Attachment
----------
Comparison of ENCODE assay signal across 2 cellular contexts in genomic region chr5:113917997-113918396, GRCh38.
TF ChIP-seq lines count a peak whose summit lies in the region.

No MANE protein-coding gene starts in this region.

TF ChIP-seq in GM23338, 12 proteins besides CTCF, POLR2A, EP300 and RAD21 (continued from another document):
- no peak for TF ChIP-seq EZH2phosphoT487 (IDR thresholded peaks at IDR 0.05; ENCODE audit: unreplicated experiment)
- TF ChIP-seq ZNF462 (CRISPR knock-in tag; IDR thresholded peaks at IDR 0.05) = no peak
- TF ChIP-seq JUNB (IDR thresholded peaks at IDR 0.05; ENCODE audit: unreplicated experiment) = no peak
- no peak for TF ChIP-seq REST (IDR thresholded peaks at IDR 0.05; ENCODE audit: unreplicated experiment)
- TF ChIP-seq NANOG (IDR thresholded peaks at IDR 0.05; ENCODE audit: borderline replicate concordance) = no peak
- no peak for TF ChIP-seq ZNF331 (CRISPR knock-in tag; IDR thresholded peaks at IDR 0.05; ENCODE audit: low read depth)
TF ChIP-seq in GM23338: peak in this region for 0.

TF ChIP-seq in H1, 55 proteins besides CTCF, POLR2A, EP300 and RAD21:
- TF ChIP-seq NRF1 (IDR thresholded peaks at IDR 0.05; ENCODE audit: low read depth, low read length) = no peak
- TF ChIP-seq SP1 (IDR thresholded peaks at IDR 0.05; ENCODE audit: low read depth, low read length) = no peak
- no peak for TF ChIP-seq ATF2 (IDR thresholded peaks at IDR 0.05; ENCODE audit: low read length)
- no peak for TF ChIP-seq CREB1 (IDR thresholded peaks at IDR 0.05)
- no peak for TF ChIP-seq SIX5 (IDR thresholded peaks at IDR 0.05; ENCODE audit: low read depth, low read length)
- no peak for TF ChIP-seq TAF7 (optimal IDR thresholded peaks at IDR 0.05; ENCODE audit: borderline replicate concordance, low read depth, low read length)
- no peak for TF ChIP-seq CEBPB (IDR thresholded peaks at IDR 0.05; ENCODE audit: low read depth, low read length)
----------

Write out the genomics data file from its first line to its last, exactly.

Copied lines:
Comparison of ENCODE assay signal across 2 cellular contexts in genomic region chr5:113917997-113918396, GRCh38.
TF ChIP-seq lines count a peak whose summit lies in the region.

No MANE protein-coding gene starts in this region.

TF ChIP-seq in GM23338, 12 proteins besides CTCF, POLR2A, EP300 and RAD21 (continued from another document):
- no peak for TF ChIP-seq EZH2phosphoT487 (IDR thresholded peaks at IDR 0.05; ENCODE audit: unreplicated experiment)
- TF ChIP-seq ZNF462 (CRISPR knock-in tag; IDR thresholded peaks at IDR 0.05) = no peak
- TF ChIP-seq JUNB (IDR thresholded peaks at IDR 0.05; ENCODE audit: unreplicated experiment) = no peak
- no peak for TF ChIP-seq REST (IDR thresholded peaks at IDR 0.05; ENCODE audit: unreplicated experiment)
- TF ChIP-seq NANOG (IDR thresholded peaks at IDR 0.05; ENCODE audit: borderline replicate concordance) = no peak
- no peak for TF ChIP-seq ZNF331 (CRISPR knock-in tag; IDR thresholded peaks at IDR 0.05; ENCODE audit: low read depth)
TF ChIP-seq in GM23338: peak in this region for 0.

TF ChIP-seq in H1, 55 proteins besides CTCF, POLR2A, EP300 and RAD21:
- TF ChIP-seq NRF1 (IDR thresholded peaks at IDR 0.05; ENCODE audit: low read depth, low read length) = no peak
- TF ChIP-seq SP1 (IDR thresholded peaks at IDR 0.05; ENCODE audit: low read depth, low read length) = no peak
- no peak for TF ChIP-seq ATF2 (IDR thresholded peaks at IDR 0.05; ENCODE audit: low read length)
- no peak for TF ChIP-seq CREB1 (IDR thresholded peaks at IDR 0.05)
- no peak for TF ChIP-seq SIX5 (IDR thresholded peaks at IDR 0.05; ENCODE audit: low read depth, low read length)
- no peak for TF ChIP-seq TAF7 (optimal IDR thresholded peaks at IDR 0.05; ENCODE audit: borderline replicate concordance, low read depth, low read length)
- no peak for TF ChIP-seq CEBPB (IDR thresholded peaks at IDR 0.05; ENCODE audit: low read depth, low read length)